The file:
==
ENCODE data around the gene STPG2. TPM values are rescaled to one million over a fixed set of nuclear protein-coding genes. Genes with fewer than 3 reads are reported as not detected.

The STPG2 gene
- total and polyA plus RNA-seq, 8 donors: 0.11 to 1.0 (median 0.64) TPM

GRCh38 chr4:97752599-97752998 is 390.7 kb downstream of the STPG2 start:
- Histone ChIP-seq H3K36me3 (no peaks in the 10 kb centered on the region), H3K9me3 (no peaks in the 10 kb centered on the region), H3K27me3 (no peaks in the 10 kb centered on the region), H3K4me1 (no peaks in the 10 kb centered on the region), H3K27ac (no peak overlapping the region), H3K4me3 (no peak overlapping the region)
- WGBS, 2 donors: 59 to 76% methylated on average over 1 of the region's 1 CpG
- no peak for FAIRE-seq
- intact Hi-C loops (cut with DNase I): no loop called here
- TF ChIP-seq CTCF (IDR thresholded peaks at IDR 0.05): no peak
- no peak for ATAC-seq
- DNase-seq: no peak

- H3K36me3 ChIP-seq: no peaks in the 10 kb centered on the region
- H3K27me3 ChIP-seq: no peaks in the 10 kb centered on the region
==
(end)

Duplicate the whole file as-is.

ENCODE data around the gene STPG2. TPM values are rescaled to one million over a fixed set of nuclear protein-coding genes. Genes with fewer than 3 reads are reported as not detected.

The STPG2 gene
- total and polyA plus RNA-seq, 8 donors: 0.11 to 1.0 (median 0.64) TPM

GRCh38 chr4:97752599-97752998 is 390.7 kb downstream of the STPG2 start:
- Histone ChIP-seq H3K36me3 (no peaks in the 10 kb centered on the region), H3K9me3 (no peaks in the 10 kb centered on the region), H3K27me3 (no peaks in the 10 kb centered on the region), H3K4me1 (no peaks in the 10 kb centered on the region), H3K27ac (no peak overlapping the region), H3K4me3 (no peak overlapping the region)
- WGBS, 2 donors: 59 to 76% methylated on average over 1 of the region's 1 CpG
- no peak for FAIRE-seq
- intact Hi-C loops (cut with DNase I): no loop called here
- TF ChIP-seq CTCF (IDR thresholded peaks at IDR 0.05): no peak
- no peak for ATAC-seq
- DNase-seq: no peak

- H3K36me3 ChIP-seq: no peaks in the 10 kb centered on the region
- H3K27me3 ChIP-seq: no peaks in the 10 kb centered on the region